Similar books: The dark dystopia storyline reminded me of The Hunger Games (my review) and Catching Fire (my review) both by Suzanne Collins. The romance reminded me of The Twilight Saga by Stephenie Meyer.
Other books I've read by this author: This is my first

xposted to [info]bookish, [info]temporaryworlds,  and goodreads
  • Current Mood
    frustrated

Greeks gods and heros by Roberts Graves


(This is not the cover art of the book. I couldn't find it, but thought this looked pretty awesome intested.)
Title: Greek Gods and Heros
By: Robert Graves
Pages: 160
MyRating: B
Mythoughts: If your at all intersted in greed gods, I suggested you reading this book, along side with The Greek Gods by Eveslin. You'll find the difference's in the two books ever interesting. For example, the story of Hephaestus In Graves verison Zeus throw him off mount olympus and that why he deformed, while in Eveslin verison he is born deformed and Hera thorw him away.
  • Current Mood
    crazy
Kitty: Angry Calico

Turner, Megan Whalen: The King of Attolia

The King of Attolia (2006)
Written by: Megan Whalen Turner
Genre: YA/Fantasy
Pages: 387 (Trade Paperback)
Series: Book Three (ongoing)

The premise: ganked from BN.com: By scheming and theft, the Thief of Eddis has become King of Attolia. Eugenides wanted the queen, not the crown, but he finds himself trapped in a web of his own making. Attolia's barons seethe with resentment, the Mede emperor is returning to the attack, and the king is surrounded by the subtle and dangerous intrigue of the Attolian court.

When a naive young guard expresses his contempt for the king in no uncertain terms, he is dragged by Eugenides into the center of the political maelstrom. Like the king, he cannot escape the difficulties he makes for himself. Poor Costis knows he is the victim of the king's caprice, but he discovers a reluctant sympathy for Eugenides as he watches the newly crowned king struggle against his fate.


My Rating

Must Have: it's very, very close to a "Keeper Shelf" because I'm very, very tempted to sit down with the first three books and read them all over again. The King of Attolia was beautiful, and I'm not sure what else I can say. When I finished, I just sat there, savoring it, not wanting to rush to the next book in my TBR pile because I simply wanted let the book resonate with me. There's so much beauty here, and what a heroic and clever journey for Eugenides. It's a quiet, subtle fantasy that delights the mind and warms the heart PROVIDED you already have the first two books under your belt. Mind you, this could be read as a stand-alone, but you're missing a whole other dimension to this book if you do so. So don't. This book is by far the best of the three, and I can honestly say I look forward to the fourth book in the series, A Conspiracy of Kings, once it's available in paperback (though I won't say no to a free hardcover if it came my way). I did get the bonus of a short story in the back of my The King of Attolia copy, which focused on a childhood experience between the girl who would become Eddis and the gods, and that too was beautiful. Honestly, I have to say I love the way Turner handles the magic and religion of this series, as it's honest while being fictional, honest without being trite. Fantastic work, and I highly recommend this book, let alone the series, to anyone who enjoys reading fantasy but hasn't yet checked this out. Just note: The Thief is very different in tone and style than the rest of the books, so don't be jarred like I originally was when I read The Queen of Attolia. :)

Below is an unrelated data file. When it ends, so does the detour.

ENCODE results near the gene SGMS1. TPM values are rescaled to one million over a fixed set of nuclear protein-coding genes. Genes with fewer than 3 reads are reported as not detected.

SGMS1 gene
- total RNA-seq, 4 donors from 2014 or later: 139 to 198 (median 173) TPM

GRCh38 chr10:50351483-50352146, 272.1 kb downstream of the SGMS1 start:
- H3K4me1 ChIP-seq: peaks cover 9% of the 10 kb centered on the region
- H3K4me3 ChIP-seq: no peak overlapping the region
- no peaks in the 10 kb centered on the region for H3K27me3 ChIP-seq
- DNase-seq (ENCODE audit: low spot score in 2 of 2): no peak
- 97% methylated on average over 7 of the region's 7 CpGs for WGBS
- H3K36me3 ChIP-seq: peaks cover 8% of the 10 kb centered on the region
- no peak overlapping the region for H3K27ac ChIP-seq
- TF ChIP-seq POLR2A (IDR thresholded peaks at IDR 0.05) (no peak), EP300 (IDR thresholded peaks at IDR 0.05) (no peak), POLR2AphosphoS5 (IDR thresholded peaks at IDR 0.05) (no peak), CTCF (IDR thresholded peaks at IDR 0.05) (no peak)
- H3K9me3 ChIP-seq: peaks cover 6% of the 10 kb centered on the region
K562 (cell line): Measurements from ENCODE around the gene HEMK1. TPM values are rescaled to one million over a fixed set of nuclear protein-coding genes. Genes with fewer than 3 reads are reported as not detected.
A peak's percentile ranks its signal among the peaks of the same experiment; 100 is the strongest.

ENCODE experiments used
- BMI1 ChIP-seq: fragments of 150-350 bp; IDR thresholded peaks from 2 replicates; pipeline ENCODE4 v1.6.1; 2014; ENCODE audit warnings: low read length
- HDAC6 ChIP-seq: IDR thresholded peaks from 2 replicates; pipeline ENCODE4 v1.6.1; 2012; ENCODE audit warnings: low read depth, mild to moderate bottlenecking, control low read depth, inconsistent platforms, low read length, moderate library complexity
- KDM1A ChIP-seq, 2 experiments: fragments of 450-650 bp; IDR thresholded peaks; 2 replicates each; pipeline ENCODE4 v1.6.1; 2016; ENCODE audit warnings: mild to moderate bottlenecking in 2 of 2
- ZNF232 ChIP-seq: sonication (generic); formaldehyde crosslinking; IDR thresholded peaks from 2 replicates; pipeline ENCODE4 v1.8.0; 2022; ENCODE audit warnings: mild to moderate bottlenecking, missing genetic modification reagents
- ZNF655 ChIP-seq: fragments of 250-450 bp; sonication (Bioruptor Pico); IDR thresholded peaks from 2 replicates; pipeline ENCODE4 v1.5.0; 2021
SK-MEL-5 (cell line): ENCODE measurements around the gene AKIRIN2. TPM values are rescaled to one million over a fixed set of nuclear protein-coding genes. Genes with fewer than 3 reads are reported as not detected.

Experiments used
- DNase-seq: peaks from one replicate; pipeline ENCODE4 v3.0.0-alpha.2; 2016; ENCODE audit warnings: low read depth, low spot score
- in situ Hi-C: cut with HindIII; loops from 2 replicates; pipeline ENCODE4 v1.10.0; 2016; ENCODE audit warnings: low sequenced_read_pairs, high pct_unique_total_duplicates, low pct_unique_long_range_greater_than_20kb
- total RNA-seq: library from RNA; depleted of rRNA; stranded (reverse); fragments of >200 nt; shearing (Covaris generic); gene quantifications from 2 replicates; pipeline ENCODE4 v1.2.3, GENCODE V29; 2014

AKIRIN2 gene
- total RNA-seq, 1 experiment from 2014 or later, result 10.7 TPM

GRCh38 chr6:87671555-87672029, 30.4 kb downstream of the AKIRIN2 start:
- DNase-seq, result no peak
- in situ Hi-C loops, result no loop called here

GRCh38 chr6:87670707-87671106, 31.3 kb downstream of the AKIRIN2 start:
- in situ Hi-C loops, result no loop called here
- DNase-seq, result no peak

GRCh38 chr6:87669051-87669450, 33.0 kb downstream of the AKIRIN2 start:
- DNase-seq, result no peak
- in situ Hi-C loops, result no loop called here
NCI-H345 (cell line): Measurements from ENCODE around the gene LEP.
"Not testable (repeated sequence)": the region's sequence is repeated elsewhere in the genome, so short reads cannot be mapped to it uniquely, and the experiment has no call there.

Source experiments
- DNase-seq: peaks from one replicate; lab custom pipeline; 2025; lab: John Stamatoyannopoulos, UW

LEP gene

Review style: I'm going to talk about why time heals (some) reading wounds, how the style isn't as jarring this time around and why, and how having the first two books under your belt really helps the enjoyment of the novel even though it could be read as a stand-alone, and lastly, how this series just doesn't feel like YA in the slightest, and how I'm not convinced that the characters I'm reading about are even teenagers. Spoilers? Unlike Eugenides, I'll behave.

The full review is in my LJ, for anyone who's interested. As always, comments and discussion are most welcome. :)

REVIEW: Megan Whalen Turner's THE KING OF ATTOLIA

Happy Reading!

DON'T MISS OUT: Win an ARC of the upcoming werewolf anthology, RUNNING WITH THE PACK, edited by Ekaterina Sedia. For a list of contributors and details on how to enter, click here.

ALSO:

Book club selections @ calico_reaction. Hop on over! We'd love to have you!

April: The Alchemy of Stone by Ekaterina Sedia
May: Natural History by Justina Robson

Exquisite Corpse by Poppy Z. Brite

Exquisite Corpse by Poppy Z. Brite
Simon and Schuster (240 pages) Copyright 1996
ISBN 0-684-82254-7
 
Summary: from vamp.org

Blood-soaked sheets, cannibalism, rotting, half-dissected corpses: this gruesome psychological horror novel has all the grue a reader might -- or might not -- want. Brite (DRAWING BLOOD, 1993), the reigning queen of Generation-X splatterpunks, pulls out the stops in this ghastly tale of two serial killers who find true love over the body of a murdered and mutilated boy in the historic French Quarter of New Orleans. Londoner Andrew Compton, imprisoned for the necrophiliac slayings of 23 young men, escapes from prison by (rather unbelievably) faking his own death and killing the coroners gathered to autopsy his body. Fleeing to Louisiana, he hooks up with Jay Byrne, slacker scion of a wealthy old family, whose murders are even more fiendish than Compton's own.

My Review